Saturday, April 3, 2010

Stereotactic body radiotherapy (CK) for prostate cancer

from the IV MB, by yyy60:

>>Stereotactic body radiotherapy (CK) for prostate cancer

Friday, 02 April 2010

Beyond the Abstract - Stereotactic body radiotherapy for organ-confined prostate cancer, by Alan J. Katz, MD, JD

BERKELEY, CA ( - Our paper reports on the largest series of patients treated with CyberKnife® for prostate cancer at one institution.

In the year since we compiled the data, we have continued to be encouraged by the efficacy and toxicity profile. We still have not seen a local failure in the low or intermediate risk patients, with our early group treated with 35gy having a median followup of 42 months. For two reasons, we have decreased our dose back from 36.25 Gy to 35 Gy. First, 35 Gy has been very effective, with a 36 month median PSA of 0.15, which is highly predictive of excellent long-term control according to the literature. Secondly, our 36.25 group did experience a small increase in the rate of Grade2-3 urethral toxicity.This is predictable based on the radiobiology. If the alpha-beta ratio for prostate cancer is 1.5 (that is, prostate cancer cells are highly sensitive to dose per fraction), then 35Gy in 5 fractions is the equivalent of 92 Gy in 1.8Gy fractions. This dose is on the flat part of the dose response curve, and therefore dose escalation is not necessary to maximize control. The alpha beta ratio for late complications is probably around 3, and therefore the 35Gy dose is in the 70-75 Gy range for late complications. Therefore, I believe we are on the steep part of the dose response curve for complications and the 3% increase in the dose to 36.25 predictably increased toxicity in the urethra by bringing us to almost 80 GY dose equivalent. Adjusting the dose down should and does reduce late toxicity.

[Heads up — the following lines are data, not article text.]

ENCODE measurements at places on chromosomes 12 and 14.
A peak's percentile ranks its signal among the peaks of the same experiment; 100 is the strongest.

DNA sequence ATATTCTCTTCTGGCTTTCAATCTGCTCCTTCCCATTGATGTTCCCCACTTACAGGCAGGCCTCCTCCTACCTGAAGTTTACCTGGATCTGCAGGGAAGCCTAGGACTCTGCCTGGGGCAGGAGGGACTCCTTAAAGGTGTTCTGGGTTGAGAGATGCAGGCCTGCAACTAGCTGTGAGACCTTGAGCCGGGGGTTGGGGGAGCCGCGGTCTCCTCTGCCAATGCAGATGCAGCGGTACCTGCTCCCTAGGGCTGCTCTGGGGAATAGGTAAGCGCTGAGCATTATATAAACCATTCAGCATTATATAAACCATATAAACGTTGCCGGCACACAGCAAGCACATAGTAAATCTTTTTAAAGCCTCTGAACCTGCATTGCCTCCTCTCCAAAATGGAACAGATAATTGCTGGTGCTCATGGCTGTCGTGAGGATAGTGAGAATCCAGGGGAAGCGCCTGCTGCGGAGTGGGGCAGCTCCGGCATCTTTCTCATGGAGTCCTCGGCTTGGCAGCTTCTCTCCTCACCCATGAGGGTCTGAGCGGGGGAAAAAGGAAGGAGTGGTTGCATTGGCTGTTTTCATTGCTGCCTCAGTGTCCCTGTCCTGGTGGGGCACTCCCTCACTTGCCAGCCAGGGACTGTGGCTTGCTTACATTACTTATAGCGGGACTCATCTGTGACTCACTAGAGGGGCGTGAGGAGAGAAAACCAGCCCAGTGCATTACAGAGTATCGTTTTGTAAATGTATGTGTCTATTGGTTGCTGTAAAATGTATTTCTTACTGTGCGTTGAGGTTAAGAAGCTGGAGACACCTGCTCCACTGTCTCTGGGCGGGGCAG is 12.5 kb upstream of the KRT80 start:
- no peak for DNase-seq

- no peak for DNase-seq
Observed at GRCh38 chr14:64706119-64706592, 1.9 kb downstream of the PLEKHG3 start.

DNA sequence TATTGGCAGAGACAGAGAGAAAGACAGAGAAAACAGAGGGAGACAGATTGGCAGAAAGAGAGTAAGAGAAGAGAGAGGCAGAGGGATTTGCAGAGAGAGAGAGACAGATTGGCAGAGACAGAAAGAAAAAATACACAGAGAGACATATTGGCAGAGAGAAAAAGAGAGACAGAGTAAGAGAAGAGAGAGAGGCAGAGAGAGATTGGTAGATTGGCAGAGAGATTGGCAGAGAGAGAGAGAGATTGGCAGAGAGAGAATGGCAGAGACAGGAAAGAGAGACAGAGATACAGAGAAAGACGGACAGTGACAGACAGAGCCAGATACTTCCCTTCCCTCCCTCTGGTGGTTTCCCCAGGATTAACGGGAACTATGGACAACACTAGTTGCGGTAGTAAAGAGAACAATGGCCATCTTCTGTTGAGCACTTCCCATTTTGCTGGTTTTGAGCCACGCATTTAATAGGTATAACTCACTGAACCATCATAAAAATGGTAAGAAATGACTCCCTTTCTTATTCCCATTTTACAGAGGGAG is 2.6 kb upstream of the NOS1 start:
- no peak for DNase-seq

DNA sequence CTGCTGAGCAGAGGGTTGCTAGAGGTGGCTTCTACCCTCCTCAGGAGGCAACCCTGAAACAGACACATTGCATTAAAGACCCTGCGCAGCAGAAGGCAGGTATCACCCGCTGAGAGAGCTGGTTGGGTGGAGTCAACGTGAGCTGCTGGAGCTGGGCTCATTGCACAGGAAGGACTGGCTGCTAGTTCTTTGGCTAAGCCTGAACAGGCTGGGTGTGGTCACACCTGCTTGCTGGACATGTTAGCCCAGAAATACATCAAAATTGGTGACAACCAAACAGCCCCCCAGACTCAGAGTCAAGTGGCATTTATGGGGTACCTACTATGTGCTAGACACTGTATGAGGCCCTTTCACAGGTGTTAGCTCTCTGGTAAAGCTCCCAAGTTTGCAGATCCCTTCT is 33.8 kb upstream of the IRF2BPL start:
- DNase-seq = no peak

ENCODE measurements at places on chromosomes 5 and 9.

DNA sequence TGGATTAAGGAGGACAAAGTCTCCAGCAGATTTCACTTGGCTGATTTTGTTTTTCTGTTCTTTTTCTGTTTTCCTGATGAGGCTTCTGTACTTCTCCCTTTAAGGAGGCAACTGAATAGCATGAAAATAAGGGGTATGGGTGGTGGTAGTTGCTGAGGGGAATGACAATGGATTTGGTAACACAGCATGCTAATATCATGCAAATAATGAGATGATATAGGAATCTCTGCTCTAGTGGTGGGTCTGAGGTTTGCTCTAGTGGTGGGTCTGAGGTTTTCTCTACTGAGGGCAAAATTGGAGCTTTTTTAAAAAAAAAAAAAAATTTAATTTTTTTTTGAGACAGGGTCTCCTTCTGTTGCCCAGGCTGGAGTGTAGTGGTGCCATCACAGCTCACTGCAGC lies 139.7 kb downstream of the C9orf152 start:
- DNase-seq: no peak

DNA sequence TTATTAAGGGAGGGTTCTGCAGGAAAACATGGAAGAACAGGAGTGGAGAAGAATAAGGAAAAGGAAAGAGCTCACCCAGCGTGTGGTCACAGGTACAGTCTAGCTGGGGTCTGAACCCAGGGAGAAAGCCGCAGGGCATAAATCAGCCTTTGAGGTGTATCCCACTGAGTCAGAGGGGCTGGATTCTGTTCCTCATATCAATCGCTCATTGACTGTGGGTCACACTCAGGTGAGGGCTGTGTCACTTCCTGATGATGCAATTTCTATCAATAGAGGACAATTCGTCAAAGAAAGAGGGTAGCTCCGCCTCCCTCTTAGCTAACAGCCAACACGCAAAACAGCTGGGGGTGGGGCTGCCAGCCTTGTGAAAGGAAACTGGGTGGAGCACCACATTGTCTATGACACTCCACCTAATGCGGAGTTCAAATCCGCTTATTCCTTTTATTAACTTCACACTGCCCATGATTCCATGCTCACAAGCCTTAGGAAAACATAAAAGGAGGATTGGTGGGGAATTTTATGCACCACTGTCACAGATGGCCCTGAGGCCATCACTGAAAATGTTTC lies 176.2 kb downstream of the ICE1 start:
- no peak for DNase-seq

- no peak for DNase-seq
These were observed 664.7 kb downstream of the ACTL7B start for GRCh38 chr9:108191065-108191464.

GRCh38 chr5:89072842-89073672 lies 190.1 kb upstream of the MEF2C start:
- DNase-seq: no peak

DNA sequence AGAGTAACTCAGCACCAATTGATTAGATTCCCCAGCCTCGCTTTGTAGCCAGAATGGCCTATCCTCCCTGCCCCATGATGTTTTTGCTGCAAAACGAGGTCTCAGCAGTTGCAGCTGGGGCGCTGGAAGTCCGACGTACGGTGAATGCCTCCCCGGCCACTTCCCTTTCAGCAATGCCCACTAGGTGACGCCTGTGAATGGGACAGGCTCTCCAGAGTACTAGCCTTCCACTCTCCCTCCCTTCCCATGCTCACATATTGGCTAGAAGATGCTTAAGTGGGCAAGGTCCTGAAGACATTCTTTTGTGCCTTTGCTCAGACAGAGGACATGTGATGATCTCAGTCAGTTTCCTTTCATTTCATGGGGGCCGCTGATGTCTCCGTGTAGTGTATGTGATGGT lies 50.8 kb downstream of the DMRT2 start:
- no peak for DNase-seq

We did not see a concomitant increase in rectal toxicity, probably because we spared the rectal tissues with the conformality achieved with CyberKnife® technology, and we used the radioprotector Amifostine intrarectally prior to each fraction. Our potency preservation remains at 80%.

I am especially encouraged by our excellent results with intermediate and high risk disease with CyberKnife® alone. I will be publishing a series of patients who received a CyberKnife® boost after 45Gy to the pelvis for this category. There appears to be no benefit to adding the external beam in terms of efficacy and there is slightly greater rectal toxicity. If CyberKnife® alone is optimal treatment, this will afford a wide range of prostate cancer patients the chance to reduce their treatments from 45 to 5. This would be a huge benefit to older patients, especially those that have to travel long distances for radiation therapy. In addition, there is a great cost benefit to society. Medicare reimbursement for a five day CyberKnife® treament is less than IMRT and a small fraction of the cost of Proton beam therapy.